We continue our countdown of Ireland’s top science and innovation stories of 2012. It was the year Dublin became the European City of Science and major scientific breakthroughs occurred in every field.
During four days in July, international scientists, policy-makers and business leaders, as well as the general public, converged on the Euroscience Open Forum in Dublin, the highlight in a year full of science and innovation events, such as Science Week, Nanoweek, and Engineers Week.
Most notable during 2012, however, is the impact young people in Ireland have been making in innovation. James Whelton’s CoderDojo movement has gone international, student Paddy Mulcahy won the Irish leg of the 2012 James Dyson award, Mark Kelly and Eric Doyle, this year’s overall winners at the BT Young Scientist & Technology Exhibition, also scooped another top award at the EUCYS, and teenager Joanne O’Riordan, who has no limbs, gave a speech to global leaders at a United Nations conference for Girls in ICT Day on how technology has changed her life.
To celebrate a year that also included great research, discoveries and partnerships, Siliconrepublic.com has dedicated this month to the top 100 most popular science and innovation stories of 2012. Our countdown continues below.
NASA’s Hubble Space Telescope has released captivating images of a new class of ‘waterworld’ extrasolar planet 40 light years from Earth that astronomers are calling GJ1214b.
Apparently the planet, known as the ‘super-Earth’, is smaller than Uranus but larger than Earth. The scientists said it represents a new type of planet, like nothing seen in our solar system or any other planetary system known.
Hubble Space Telescope observations have revealed that GJ1214b is a waterworld ‘enshrouded by a thick, steamy atmosphere’.
The annual Perseid meteor shower peaked the weekend of 11-12 August as a result of trailing debris from the Swift-Tuttle comet, which was first discovered 150 years ago.
Two US astronomers who had been working independently of each other – Lewis Swift and Horace Tuttle – first observed the comet in July 1862. That’s why the comet is named Swift-Tuttle.
Steve Myers, the director of accelerators and technology at CERN in Geneva, Switzerland, spoke to Siliconrepublic.com about the implications of finding the Higgs boson particle, what it will mean for the future of physics, and our understanding of the creation of the universe, as well as what the next steps are for the Large Hadron Collider at CERN.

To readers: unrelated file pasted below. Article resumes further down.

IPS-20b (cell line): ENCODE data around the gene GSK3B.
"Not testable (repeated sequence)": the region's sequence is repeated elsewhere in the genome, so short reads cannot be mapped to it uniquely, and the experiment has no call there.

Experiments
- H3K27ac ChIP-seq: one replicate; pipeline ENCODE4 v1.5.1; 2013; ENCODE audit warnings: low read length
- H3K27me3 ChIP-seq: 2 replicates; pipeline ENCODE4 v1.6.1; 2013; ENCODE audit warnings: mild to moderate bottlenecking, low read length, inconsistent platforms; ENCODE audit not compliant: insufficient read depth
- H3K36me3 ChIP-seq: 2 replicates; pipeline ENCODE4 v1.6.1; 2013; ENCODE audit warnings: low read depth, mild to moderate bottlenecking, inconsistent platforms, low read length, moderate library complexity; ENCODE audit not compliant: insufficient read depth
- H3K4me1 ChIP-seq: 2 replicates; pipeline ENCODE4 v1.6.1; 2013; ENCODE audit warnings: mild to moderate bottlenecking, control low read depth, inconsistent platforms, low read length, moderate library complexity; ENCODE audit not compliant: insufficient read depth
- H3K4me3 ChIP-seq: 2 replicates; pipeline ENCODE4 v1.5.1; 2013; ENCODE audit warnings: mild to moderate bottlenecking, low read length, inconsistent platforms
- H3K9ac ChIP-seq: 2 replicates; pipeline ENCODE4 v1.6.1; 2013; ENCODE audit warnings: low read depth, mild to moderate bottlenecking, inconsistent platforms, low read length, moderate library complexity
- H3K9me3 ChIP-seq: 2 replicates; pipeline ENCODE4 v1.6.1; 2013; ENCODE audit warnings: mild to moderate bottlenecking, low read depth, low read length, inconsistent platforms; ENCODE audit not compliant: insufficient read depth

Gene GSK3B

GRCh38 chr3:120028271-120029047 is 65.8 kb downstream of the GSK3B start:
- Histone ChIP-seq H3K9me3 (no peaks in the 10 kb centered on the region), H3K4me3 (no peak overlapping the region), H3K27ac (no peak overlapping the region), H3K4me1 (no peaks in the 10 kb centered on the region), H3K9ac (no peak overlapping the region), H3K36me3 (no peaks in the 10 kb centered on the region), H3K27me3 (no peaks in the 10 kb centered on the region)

Since CERN unleashed the news about the new particle discovery that could be the Higgs boson, the news has rippled across the globe as its find could mean our understanding of the universe and how it was formed could change.
Ireland is more than the just the place where Guinness comes from. It’s the home of innovations that have changed the world, as illustrated by an infographic from accommodation booking engine GoIreland.com.
From submarines to rubber soles, and bombs to colour photography, 10 top innovations have come from Irish minds.
For example, engineer John Phillip Holand of Co Clare is the brain behind the submarine. In 1875, his first submarine designs were submitted for consideration by the U.S. Navy, but turned down as unworkable. He eventually developed the first submarine the U.S. Navy formally commissioned, as well as the first Royal Navy submarine, the Holland 1.
Facebook and Google’s respective European headquarters in Dublin came under an unusual form of intrusion as part of Dublin’s Science Gallery’s ‘Hack the City’ expo, whereby helicopter drones equipped with cameras honed in on their offices but were met with a frosty reception.
Facebook CEO Mark Zuckerberg famously quipped back in 2010 that privacy was no longer the social norm, referring to the online sharing of information. Well, what would Zuckerberg have made of a particular exhibit at Science Gallery in Dublin in which a video montage featured the European headquarters of both Facebook and Google coming under the radar of robotic helicopters (aka, drones) with video cameras? The occupants of both buildings were less than impressed, shall we say …
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